Phil Loney, chief executive of the group, which employs more than 1,200 in Edinburgh, attributed the milestone to new business inflows in its asset management and pensions business and rising asset values.
It came as Royal London, which Loney has pledged previously to build into “the Waitrose of our sector”, revealed that new life and pensions business jumped 30 per cent to £6.29bn in the nine months to September.
That compared with a figure of £4.86bn in the same period of 2015. Group pensions were up 50 per cent to £2.87bn from £1.92bn, while individual pensions and drawdown were up 11 per cent to £2.68bn.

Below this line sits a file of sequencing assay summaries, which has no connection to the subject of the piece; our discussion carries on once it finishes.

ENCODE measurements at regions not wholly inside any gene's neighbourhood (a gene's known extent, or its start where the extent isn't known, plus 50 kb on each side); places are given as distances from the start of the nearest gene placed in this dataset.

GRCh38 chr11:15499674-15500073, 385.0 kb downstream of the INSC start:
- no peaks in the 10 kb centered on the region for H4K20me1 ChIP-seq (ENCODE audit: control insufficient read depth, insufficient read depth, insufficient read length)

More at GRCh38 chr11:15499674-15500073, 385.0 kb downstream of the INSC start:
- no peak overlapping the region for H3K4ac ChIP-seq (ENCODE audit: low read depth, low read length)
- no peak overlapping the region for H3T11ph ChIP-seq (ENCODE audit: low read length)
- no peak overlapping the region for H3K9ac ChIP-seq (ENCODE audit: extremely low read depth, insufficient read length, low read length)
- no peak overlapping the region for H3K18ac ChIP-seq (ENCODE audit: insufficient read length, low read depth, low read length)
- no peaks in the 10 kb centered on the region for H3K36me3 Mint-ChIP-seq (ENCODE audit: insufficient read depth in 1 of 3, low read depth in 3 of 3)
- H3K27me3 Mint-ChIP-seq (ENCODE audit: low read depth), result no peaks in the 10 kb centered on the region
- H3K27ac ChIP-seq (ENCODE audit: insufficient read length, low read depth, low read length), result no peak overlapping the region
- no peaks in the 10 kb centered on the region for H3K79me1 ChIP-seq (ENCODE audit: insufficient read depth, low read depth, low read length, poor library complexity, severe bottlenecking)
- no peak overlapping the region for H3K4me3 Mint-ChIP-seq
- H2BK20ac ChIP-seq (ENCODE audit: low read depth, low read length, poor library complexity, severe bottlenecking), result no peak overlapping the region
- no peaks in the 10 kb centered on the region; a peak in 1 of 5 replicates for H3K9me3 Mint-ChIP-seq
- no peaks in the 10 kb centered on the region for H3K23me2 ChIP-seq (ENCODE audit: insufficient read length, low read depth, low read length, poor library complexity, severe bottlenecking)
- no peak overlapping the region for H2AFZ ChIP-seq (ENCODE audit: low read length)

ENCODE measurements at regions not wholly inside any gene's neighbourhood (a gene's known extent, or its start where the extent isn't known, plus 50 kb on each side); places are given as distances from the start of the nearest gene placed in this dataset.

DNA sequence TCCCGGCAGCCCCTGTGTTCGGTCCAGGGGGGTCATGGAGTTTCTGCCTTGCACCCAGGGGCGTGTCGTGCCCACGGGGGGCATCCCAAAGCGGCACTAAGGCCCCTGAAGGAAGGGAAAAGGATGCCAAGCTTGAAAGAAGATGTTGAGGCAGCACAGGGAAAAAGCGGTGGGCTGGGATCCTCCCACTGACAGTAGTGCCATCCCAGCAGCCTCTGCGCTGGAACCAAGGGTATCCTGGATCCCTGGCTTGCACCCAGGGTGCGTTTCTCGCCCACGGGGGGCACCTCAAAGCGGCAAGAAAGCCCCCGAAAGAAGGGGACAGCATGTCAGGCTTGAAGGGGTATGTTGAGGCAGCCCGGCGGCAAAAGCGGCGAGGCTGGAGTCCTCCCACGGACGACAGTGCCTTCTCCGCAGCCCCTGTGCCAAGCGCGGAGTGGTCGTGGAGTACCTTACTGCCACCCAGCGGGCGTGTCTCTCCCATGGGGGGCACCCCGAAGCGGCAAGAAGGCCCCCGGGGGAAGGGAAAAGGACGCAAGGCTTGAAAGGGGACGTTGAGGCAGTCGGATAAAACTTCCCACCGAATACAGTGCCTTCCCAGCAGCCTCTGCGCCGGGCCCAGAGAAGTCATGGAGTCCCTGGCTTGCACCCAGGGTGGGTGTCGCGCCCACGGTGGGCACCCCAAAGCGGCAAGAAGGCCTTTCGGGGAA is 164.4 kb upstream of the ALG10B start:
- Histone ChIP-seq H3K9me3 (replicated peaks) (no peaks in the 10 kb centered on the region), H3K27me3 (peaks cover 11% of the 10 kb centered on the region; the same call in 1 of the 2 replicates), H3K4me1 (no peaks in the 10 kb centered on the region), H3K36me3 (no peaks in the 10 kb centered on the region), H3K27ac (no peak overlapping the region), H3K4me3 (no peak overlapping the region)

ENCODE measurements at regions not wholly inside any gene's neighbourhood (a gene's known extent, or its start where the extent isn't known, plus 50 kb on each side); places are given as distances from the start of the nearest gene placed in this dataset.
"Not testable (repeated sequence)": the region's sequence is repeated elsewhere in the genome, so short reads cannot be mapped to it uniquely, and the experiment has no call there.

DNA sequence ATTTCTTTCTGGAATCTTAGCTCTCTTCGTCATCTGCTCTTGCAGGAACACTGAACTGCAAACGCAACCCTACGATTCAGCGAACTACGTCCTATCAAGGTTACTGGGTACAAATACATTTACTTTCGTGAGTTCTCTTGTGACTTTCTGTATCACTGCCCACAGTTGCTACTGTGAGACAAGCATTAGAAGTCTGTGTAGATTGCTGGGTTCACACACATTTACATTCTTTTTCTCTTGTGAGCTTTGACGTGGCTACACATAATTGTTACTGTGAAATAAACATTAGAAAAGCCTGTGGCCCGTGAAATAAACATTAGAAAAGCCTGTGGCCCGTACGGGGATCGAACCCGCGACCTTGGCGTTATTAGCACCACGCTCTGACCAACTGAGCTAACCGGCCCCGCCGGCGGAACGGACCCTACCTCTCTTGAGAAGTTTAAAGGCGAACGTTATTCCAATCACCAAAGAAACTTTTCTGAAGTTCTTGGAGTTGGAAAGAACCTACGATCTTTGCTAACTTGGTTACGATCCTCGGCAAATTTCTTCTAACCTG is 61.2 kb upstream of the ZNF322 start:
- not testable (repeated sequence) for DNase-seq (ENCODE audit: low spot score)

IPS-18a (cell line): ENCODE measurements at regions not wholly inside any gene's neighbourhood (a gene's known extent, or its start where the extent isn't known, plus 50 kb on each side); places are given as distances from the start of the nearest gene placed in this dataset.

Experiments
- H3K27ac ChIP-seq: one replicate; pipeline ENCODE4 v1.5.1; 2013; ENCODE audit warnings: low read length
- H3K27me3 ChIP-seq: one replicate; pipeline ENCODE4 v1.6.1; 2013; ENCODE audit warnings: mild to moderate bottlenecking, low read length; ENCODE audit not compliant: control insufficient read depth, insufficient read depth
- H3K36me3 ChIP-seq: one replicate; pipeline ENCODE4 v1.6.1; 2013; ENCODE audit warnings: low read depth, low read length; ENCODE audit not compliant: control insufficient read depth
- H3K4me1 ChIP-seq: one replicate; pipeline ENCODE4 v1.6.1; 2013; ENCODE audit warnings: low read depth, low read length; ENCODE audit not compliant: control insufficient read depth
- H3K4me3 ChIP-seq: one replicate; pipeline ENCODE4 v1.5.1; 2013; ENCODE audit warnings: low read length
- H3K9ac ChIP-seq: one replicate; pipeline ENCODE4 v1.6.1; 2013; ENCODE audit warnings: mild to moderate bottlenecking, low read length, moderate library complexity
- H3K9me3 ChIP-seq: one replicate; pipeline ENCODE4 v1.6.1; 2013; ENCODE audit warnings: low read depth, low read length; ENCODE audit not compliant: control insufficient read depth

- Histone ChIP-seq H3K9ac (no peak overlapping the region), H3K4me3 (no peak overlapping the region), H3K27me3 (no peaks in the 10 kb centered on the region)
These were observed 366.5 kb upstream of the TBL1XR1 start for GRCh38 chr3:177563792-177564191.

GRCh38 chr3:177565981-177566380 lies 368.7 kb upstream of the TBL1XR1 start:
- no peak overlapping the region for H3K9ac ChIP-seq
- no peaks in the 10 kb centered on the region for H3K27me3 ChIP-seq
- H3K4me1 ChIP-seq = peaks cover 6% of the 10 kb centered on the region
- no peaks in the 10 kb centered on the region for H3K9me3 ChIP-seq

Loney, an industry veteran who has headed Royal London for five years, commented: “Royal London is established as one of the leading providers in the protection, personal pension and drawdown markets.
“Increasingly individual pensions and drawdown should be regarded as a single sector because, following introduction of pension freedoms, the line between pension accumulation and the drawdown phase has blurred.”
Loney said Royal London had also gained a “strong share” of the automatic pensions enrolment market due to its “personal approach”.
The mutual continued “to build a strong presence in the workplace pensions market and have always maintained the importance of diversfication in investment approach including holding property as an asset class,” he said.
The Royal London chief added: “The third quarter saw record sales for our intermediary protection business and the response from the market for our products and service remains extremely positive.”